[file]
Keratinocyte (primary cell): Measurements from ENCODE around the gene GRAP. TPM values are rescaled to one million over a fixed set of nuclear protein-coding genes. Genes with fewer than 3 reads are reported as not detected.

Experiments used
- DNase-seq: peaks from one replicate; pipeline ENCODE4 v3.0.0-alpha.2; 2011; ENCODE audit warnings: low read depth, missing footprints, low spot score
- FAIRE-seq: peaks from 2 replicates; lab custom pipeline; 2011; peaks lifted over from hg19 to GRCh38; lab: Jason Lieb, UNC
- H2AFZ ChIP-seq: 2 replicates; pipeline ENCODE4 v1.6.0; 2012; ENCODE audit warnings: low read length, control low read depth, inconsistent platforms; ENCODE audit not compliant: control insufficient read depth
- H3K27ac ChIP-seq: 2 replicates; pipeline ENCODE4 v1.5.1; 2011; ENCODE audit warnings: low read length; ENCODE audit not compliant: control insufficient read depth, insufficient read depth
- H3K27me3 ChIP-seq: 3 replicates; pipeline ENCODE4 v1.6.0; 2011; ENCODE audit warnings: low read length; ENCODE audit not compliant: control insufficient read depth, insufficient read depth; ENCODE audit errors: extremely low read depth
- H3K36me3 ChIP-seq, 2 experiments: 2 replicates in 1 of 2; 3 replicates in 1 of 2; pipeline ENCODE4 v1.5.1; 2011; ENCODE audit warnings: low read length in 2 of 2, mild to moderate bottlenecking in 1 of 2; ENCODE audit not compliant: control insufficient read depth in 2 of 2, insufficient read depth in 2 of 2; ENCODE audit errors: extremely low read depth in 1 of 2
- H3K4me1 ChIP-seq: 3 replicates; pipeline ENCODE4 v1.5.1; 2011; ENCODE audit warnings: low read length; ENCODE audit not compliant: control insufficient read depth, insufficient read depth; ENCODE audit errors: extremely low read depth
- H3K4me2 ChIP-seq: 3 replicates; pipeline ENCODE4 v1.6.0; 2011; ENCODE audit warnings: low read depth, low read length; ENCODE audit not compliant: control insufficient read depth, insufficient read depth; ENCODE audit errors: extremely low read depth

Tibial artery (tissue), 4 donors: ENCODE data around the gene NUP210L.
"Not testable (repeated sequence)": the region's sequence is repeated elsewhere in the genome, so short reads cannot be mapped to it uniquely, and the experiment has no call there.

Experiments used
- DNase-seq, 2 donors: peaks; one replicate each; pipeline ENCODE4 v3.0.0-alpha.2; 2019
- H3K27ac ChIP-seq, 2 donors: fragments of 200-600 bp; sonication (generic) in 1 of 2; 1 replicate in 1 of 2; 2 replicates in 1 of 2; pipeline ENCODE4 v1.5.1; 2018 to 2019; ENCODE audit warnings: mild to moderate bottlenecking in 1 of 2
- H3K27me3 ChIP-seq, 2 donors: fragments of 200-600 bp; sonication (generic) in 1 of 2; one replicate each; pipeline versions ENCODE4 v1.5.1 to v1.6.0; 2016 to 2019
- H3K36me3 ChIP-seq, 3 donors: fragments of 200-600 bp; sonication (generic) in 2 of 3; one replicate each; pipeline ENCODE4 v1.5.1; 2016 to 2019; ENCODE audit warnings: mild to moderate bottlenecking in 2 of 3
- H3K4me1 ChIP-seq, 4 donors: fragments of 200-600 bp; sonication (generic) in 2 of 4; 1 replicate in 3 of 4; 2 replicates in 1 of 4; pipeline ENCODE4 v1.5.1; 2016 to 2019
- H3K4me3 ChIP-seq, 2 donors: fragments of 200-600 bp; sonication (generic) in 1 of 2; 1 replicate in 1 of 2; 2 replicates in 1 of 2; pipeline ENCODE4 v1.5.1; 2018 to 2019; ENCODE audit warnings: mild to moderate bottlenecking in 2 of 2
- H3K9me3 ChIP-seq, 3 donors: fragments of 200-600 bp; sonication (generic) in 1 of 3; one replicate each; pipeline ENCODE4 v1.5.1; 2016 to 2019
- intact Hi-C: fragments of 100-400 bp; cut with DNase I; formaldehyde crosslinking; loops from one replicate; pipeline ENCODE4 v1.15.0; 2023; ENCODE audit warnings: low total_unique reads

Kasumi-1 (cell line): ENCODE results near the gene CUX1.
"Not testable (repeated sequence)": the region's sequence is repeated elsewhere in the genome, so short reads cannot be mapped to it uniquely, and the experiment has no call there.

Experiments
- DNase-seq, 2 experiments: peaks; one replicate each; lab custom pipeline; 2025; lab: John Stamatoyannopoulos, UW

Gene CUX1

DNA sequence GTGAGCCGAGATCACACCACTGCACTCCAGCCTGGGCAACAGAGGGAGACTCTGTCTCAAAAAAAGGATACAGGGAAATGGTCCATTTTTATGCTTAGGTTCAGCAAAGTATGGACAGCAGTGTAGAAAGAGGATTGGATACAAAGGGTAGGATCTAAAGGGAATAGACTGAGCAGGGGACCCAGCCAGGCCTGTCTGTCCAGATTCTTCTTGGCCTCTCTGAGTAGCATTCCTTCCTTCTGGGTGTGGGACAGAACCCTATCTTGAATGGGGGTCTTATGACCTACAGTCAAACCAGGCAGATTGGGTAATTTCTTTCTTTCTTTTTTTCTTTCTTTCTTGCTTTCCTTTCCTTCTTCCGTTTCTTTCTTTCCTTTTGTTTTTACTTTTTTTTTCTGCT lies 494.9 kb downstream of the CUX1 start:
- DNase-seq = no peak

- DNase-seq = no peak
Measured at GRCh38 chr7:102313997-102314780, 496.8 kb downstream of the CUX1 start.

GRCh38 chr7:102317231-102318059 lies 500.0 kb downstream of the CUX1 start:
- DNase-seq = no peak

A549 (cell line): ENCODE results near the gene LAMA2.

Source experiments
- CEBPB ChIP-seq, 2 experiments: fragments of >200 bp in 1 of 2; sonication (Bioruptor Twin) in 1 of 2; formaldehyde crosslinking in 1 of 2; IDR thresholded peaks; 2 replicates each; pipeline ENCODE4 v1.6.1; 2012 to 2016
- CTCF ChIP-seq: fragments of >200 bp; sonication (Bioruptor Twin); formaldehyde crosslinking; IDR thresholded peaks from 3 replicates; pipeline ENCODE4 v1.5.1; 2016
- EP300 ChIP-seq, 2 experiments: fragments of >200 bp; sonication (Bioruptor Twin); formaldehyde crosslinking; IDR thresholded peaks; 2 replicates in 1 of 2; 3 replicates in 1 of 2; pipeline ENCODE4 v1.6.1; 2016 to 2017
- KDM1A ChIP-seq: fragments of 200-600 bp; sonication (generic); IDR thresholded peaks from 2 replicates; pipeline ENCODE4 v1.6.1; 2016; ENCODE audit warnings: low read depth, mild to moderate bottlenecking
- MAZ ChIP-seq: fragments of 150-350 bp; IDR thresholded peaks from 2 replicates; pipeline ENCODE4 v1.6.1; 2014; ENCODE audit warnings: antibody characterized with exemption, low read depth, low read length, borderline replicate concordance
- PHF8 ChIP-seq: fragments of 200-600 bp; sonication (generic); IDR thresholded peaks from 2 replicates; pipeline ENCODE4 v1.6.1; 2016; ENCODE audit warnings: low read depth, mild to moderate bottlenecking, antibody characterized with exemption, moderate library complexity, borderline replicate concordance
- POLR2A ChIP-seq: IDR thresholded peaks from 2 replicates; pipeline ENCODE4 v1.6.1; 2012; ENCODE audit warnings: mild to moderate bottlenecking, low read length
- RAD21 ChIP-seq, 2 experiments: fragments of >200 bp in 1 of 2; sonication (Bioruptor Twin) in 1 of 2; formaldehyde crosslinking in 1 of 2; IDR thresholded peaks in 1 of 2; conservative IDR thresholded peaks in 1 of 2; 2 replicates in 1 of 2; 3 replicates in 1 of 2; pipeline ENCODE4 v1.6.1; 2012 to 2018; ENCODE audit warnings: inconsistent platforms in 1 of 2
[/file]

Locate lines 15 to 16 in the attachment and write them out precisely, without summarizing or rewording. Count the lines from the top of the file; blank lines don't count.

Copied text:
- H3K27ac ChIP-seq, 2 donors: fragments of 200-600 bp; sonication (generic) in 1 of 2; 1 replicate in 1 of 2; 2 replicates in 1 of 2; pipeline ENCODE4 v1.5.1; 2018 to 2019; ENCODE audit warnings: mild to moderate bottlenecking in 1 of 2
- H3K27me3 ChIP-seq, 2 donors: fragments of 200-600 bp; sonication (generic) in 1 of 2; one replicate each; pipeline versions ENCODE4 v1.5.1 to v1.6.0; 2016 to 2019